The relationship between marketers and social media has blossomed in the past several years. And for good reason: in the past several years, social has cemented itself as one of the most popular and prominent digital channels.

For many companies, that has led to increased investment and the establishment of organization-wide best practices.

But just because social media has matured considerably as a channel doesn’t mean that there still aren’t plenty of social media myths floating around. When it comes to these myths, here are six marketers should ignore.

Listening is more important than talking

Marketers are often told that if there’s one thing they must do well in the world of social media, it’s ‘listen.’ To be sure, it is important to listen to what your customers are saying about you. After all, if you ignore them, chances are you’re not going to be able to serve their needs well.

But listening can only get you so far. At some point, the knowledge gained from listening needs to be translated into action that moves the needle. Marketers simply can’t remain silent, particularly when their goal is to build brand loyalty, spur more sales, etc. Unfortunately, coming up with the right messages (read: ones that are effective) for social channels usually requires a good deal of skill and effort. In short, it’s a lot more difficult than sitting on the sidelines analyzing the last 50 tweets about your company, which may produce warm fuzzies but few tangible gains.

There’s no ROI

Social media boosters aren’t the only ones who continue to promulgate myths about the medium. Although the social media trend (or fad depending on your position) may not have been as short-lived as the most ardent skeptics believed, social media still has its fair share of critics, many of whom often argue that ROI is MIA. But is this really true?

There can be little doubt that poorly-executed social media initiatives probably aren’t delivering the sought-after results. But there are plenty of campaigns that do produce ROI. What marketers must get better at: defining KPIs, measuring them and coming up with sensible, accurate ways to calculate ROI so that decision-makers can make sensible investments in the medium going forward.

Some social media is free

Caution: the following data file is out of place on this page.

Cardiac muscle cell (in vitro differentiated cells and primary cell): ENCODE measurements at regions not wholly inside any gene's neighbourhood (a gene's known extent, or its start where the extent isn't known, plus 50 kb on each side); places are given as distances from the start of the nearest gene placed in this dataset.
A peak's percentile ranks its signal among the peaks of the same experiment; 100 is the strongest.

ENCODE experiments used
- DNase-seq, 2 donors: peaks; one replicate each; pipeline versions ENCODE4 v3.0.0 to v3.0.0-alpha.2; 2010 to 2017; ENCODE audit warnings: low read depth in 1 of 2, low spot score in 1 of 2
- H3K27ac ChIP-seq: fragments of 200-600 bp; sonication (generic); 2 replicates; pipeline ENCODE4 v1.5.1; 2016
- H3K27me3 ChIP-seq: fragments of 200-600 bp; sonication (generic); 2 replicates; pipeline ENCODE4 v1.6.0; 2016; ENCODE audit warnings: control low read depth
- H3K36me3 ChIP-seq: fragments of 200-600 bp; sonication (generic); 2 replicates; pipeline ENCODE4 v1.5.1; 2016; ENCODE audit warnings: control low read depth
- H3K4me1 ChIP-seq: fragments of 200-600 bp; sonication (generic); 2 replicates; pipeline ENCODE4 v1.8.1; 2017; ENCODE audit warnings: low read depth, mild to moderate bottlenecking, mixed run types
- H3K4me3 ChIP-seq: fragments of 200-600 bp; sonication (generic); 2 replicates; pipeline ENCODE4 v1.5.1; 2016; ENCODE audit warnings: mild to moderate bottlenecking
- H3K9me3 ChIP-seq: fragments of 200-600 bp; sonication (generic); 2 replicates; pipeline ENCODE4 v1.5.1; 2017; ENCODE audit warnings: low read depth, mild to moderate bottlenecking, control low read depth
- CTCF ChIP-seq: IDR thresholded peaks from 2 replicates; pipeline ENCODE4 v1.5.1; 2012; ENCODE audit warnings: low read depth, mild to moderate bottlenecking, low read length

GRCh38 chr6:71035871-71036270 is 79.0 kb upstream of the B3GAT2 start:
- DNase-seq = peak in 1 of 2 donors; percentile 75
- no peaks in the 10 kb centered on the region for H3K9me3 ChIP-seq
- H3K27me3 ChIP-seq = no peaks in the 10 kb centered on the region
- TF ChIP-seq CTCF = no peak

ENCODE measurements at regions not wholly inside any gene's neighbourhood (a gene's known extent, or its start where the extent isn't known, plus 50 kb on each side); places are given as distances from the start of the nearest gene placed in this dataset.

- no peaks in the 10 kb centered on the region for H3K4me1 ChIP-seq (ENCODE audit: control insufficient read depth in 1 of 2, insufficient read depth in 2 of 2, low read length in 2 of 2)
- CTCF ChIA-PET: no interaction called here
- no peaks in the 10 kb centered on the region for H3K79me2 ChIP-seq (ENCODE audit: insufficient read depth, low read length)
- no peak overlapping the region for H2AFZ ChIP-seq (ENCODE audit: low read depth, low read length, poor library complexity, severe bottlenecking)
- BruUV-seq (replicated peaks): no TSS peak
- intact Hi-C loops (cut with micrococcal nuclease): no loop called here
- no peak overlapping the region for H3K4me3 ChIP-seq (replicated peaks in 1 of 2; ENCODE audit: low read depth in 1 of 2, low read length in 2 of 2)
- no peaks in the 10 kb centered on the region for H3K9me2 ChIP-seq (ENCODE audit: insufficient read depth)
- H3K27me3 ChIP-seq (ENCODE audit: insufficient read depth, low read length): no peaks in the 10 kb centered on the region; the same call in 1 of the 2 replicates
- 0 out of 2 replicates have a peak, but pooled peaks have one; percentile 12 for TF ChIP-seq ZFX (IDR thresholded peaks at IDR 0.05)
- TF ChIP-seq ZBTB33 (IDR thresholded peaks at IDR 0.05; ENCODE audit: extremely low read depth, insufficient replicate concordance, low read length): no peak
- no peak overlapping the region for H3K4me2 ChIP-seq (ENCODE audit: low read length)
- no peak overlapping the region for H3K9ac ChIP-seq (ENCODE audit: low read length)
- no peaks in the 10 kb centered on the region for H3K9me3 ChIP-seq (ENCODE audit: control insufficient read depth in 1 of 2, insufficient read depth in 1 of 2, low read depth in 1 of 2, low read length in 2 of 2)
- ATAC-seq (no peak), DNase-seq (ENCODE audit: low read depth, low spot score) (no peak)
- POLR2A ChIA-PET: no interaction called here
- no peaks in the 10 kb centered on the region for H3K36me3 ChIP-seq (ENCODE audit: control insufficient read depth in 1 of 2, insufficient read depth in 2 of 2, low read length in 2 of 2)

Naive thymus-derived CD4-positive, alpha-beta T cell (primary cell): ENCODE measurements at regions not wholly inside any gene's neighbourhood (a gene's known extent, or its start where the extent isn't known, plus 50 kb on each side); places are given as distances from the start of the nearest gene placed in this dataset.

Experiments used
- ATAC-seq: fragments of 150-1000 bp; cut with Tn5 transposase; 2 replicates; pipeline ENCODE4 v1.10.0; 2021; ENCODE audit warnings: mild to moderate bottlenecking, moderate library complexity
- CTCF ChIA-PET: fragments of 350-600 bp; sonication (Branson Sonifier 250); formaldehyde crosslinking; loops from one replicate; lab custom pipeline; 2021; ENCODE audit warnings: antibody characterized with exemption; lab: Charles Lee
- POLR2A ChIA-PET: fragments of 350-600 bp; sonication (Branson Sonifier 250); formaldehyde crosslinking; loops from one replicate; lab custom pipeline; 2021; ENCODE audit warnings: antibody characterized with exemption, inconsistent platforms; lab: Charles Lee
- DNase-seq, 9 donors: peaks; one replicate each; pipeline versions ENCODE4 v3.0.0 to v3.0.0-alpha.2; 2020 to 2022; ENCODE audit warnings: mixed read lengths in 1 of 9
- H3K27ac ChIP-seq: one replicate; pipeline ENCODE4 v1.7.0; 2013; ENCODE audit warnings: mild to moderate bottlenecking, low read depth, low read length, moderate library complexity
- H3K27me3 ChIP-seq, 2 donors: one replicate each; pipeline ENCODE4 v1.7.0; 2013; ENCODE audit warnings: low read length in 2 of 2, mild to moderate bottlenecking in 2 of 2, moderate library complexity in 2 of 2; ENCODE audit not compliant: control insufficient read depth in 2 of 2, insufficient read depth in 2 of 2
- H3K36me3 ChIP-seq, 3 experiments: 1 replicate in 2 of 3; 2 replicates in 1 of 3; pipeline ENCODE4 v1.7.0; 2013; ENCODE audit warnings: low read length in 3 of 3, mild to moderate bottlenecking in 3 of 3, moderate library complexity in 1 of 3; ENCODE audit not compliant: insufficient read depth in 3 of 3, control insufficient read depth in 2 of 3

There’s no such thing as a free lunch, and that’s certainly true in the social media universe. Yes, there may be no charge to set up a profile or account on a popular social network, but building a solid and effective presence will reasonably require a significant amount of time and skill.

The costs of the human labor involved should never be ignored or underestimated, and they should always be included in the aforementioned final ROI equation.

Social media equals earned media

Many marketers are convinced that their Facebook Pages and Twitter accounts are earned media. But is that really the case? To a certain extent, the answer is yes. It’s unlikely, for instance, that Facebook will stage a takeover of Coca-Cola’s Facebook Page.

But brands hardly “own” their social profiles and as we’ve seen before, companies like Facebook and Twitter can make changes that serve as powerful reminders that they’re really in control of who you can reach and when on their platforms. At the end of the day, those are the things that truly matter.

Social media is the future

Half a decade ago, it was still fair to say that social media was the future. Today, with billions of people around the world interacting with popular social media services every month and companies that help marketers manage their social campaigns being bought for hundreds of millions of dollars, it’s more appropriate to say that social media is the present.

That doesn’t mean that social is as mature as, say, television, but marketers shouldn’t delude themselves into believing that social media is some mysterious, nascent channel for which little is known and anything goes as a result. It may not be ready for the nursing home, but social is most certainly of drinking age.

You can’t afford to ignore social media

Social media is, in many markets, a very important channel. But the cries of “you can’t afford to ignore social!”, which often come from social media gurus trying to close a deal, often obscure an important point: there are probably few channels you want to ignore entirely. From email to video, there are plenty of digital channels, some more mature than others, that have a key role to play in an effective digital marketing strategy.

Put simply, pretending that social is the can’t-miss channel is doing a disservice to all the other channels that are delivering results for marketers using them wisely.